On a long shot, I looked through my movie collection to see if there was a nice cinematical experience that would cheer me up…and Rocky Balboa called to me.

I love this movie. The original Rocky is a classic film and an amazing piece of American Pop Culture. When it was announced that Stallone was making another Rocky movie, everyone (myself included) let out a collective groan. Ol’ Sly had made himself into one of those ‘has-been’ actors and it was a bizarre appearance of art imitating life. However, I was in for quite a shock.

Once this hit video stores, it had built up some decent buzz. I hadn’t watched a Rocky film in years and figured, “What the hell?” I’d give the Italian Stallion a try. I am so very happy that I did. This film has become one of my favorites. Stallone approached this movie as everyone should approach their autumn years. There’s several excellent speeches in the movie and the whole film captures the spirit of the first movie.

He doesn’t look pathetic. He looks old, but not unrealistic. In fact, the special features on this movie go into detail regarding what Sly did to prepare and how the final fight was stages as close to a real boxing match as possible for the film. My respect raised for Stallone tenfold.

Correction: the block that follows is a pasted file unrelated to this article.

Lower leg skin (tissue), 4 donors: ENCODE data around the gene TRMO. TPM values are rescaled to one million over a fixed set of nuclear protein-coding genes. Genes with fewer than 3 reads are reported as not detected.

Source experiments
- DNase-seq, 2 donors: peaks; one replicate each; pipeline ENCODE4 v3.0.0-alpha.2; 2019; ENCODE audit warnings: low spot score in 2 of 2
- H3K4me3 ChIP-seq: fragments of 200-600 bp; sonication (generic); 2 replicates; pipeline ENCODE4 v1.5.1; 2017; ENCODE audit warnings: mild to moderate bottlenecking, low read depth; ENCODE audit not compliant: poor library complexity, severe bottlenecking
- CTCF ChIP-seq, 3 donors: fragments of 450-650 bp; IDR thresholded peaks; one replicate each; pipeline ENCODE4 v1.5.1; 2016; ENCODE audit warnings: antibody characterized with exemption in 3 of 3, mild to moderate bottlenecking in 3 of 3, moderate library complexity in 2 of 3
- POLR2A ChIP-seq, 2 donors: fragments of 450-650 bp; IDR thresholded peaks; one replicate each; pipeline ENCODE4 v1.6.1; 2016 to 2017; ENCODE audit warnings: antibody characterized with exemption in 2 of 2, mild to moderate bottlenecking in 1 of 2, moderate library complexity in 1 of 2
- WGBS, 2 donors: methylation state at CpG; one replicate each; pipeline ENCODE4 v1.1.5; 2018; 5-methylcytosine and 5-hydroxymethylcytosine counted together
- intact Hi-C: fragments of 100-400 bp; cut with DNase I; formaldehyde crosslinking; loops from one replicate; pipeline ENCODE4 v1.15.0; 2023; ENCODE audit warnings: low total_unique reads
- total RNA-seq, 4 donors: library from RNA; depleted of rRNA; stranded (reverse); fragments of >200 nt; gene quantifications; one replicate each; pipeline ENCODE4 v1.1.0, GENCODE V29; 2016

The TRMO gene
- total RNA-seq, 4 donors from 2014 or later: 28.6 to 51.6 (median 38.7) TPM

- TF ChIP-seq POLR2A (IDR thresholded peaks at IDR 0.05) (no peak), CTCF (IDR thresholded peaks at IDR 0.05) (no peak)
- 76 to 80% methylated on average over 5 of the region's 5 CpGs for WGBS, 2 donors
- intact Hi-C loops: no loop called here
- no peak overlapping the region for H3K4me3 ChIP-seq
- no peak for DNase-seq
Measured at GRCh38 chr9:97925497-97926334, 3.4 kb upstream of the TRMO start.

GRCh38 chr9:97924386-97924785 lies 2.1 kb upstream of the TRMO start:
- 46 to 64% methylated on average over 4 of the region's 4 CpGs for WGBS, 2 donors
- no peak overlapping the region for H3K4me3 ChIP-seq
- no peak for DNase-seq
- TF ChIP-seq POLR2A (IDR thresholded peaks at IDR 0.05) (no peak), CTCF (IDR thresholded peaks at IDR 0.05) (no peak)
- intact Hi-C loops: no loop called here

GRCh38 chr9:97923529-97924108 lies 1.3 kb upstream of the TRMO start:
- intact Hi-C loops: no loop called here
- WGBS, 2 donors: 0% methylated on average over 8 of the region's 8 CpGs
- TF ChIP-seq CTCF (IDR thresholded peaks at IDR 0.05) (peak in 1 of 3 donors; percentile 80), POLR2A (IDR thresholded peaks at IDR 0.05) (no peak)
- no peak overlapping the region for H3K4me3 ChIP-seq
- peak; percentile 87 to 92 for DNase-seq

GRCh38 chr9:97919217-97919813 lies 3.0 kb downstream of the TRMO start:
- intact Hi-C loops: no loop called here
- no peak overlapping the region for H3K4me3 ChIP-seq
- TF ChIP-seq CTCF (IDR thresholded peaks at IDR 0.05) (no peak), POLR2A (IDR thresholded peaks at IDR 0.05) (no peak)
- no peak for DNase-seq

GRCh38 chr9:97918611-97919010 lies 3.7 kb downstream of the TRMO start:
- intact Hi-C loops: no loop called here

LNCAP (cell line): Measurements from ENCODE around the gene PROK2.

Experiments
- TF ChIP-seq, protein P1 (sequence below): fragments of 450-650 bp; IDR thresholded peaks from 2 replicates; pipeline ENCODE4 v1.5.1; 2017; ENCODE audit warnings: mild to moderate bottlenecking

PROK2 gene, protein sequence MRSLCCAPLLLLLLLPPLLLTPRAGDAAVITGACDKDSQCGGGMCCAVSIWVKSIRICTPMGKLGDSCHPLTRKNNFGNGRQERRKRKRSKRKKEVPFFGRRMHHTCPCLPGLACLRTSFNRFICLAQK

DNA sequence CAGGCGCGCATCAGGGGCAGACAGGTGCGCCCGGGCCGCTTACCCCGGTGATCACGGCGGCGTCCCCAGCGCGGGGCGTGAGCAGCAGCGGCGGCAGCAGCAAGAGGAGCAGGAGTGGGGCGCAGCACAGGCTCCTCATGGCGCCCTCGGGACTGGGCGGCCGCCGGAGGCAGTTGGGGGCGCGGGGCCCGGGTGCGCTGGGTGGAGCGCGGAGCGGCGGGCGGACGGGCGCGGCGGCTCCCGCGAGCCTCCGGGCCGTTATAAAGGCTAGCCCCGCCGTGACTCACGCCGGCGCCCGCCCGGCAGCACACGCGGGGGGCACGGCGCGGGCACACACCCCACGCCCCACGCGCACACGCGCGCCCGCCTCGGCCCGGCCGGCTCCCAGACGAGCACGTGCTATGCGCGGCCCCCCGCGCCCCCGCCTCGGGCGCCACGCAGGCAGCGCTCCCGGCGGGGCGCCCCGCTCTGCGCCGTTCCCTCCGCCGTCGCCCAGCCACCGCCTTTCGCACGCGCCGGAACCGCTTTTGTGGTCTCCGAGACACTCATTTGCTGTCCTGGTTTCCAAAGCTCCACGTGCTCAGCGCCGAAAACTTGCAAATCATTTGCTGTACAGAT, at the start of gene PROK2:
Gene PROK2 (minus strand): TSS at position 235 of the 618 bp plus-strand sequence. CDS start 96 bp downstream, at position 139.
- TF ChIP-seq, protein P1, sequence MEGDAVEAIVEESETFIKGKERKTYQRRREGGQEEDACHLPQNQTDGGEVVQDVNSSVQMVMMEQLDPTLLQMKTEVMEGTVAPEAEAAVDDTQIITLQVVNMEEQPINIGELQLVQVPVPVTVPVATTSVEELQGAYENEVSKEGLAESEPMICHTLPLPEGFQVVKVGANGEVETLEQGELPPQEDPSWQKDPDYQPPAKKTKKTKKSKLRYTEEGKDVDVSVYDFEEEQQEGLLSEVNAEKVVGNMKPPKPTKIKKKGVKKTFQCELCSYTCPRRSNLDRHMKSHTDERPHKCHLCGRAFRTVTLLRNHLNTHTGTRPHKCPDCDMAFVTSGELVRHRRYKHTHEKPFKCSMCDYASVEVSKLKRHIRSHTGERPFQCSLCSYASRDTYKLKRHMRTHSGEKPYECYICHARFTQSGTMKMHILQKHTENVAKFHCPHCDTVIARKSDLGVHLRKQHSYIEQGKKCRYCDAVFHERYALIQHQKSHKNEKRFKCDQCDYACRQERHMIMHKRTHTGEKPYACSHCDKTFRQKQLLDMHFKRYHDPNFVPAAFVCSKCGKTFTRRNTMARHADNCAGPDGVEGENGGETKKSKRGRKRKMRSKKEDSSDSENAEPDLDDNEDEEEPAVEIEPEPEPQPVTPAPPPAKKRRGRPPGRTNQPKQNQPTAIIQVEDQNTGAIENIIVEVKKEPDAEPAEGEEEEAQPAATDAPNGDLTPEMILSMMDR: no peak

There is nostalgia, naturally…but it’s mixed with a new reality. I hope the new Indiana Jones movie is this good at mixing those two elements.

So, needless to say, watching the movie (and getting some laundry done) have put me in much better spirits. Nothing like watching someone who is told “you can’t” prove ’em wrong.

And he’s right. It’s not about how hard you can hit, it’s about how hard you can get hit and keep moving forward.

About rhysfunk

Rhys Martin was born in Tulsa, Oklahoma in 1981. In 2009, he sold everything he owned and left the country, living out of a backpack for ten months. He discovered a passion for photography while traveling throughout Southeast Asia and Europe. After returning home, he looked at his home town and Oklahoma heritage with fresh eyes. When he began to explore his home state, Rhys turned his attention to historic Route 66. As he became familiar with the iconic highway, he began to truly appreciate Oklahoma’s place along the Mother Road. He has traveled all 2,400 miles of Route 66, from Chicago to Los Angeles. He has also driven many miles on rural Oklahoma highways to explore the fading Main Streets of our small towns. Rhys has a desire to find and share the unique qualities of the Sooner State with the rest of the world. Cloudless Lens Photography has been featured in several publications including This Land, Route 66 Magazine, Nimrod Journal, Inbound Asia Magazine, The Oklahoman, and the Tulsa World. In 2018 he published his first book, Lost Restaurants of Tulsa. Rhys loves to connect with people and share his experiences; ask him about enjoyable day trips from Tulsa, locations along Route 66, and good diners or burger joints along the way.
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